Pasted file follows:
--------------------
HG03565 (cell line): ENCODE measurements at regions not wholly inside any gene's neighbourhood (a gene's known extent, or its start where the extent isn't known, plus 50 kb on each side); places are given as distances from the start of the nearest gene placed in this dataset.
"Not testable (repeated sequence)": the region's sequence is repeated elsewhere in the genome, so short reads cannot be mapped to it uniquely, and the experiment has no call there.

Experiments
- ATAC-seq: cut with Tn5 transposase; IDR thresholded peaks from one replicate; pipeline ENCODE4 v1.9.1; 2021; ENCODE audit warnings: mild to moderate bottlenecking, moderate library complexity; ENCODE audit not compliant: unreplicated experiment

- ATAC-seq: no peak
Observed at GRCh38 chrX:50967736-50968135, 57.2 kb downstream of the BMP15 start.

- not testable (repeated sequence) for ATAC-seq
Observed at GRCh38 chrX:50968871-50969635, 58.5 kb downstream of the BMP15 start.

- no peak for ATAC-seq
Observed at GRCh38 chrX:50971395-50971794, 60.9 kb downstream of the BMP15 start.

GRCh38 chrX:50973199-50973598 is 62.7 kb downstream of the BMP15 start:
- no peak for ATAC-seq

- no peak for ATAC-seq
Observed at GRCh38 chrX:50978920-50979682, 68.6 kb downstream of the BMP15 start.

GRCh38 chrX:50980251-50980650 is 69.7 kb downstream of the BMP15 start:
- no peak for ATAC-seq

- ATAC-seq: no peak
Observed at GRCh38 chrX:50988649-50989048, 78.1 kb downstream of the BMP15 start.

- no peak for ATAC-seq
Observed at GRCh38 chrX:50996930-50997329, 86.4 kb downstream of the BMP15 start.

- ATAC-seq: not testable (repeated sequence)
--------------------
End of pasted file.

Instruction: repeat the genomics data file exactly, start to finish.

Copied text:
HG03565 (cell line): ENCODE measurements at regions not wholly inside any gene's neighbourhood (a gene's known extent, or its start where the extent isn't known, plus 50 kb on each side); places are given as distances from the start of the nearest gene placed in this dataset.
"Not testable (repeated sequence)": the region's sequence is repeated elsewhere in the genome, so short reads cannot be mapped to it uniquely, and the experiment has no call there.

Experiments
- ATAC-seq: cut with Tn5 transposase; IDR thresholded peaks from one replicate; pipeline ENCODE4 v1.9.1; 2021; ENCODE audit warnings: mild to moderate bottlenecking, moderate library complexity; ENCODE audit not compliant: unreplicated experiment

- ATAC-seq: no peak
Observed at GRCh38 chrX:50967736-50968135, 57.2 kb downstream of the BMP15 start.

- not testable (repeated sequence) for ATAC-seq
Observed at GRCh38 chrX:50968871-50969635, 58.5 kb downstream of the BMP15 start.

- no peak for ATAC-seq
Observed at GRCh38 chrX:50971395-50971794, 60.9 kb downstream of the BMP15 start.

GRCh38 chrX:50973199-50973598 is 62.7 kb downstream of the BMP15 start:
- no peak for ATAC-seq

- no peak for ATAC-seq
Observed at GRCh38 chrX:50978920-50979682, 68.6 kb downstream of the BMP15 start.

GRCh38 chrX:50980251-50980650 is 69.7 kb downstream of the BMP15 start:
- no peak for ATAC-seq

- ATAC-seq: no peak
Observed at GRCh38 chrX:50988649-50989048, 78.1 kb downstream of the BMP15 start.

- no peak for ATAC-seq
Observed at GRCh38 chrX:50996930-50997329, 86.4 kb downstream of the BMP15 start.

- ATAC-seq: not testable (repeated sequence)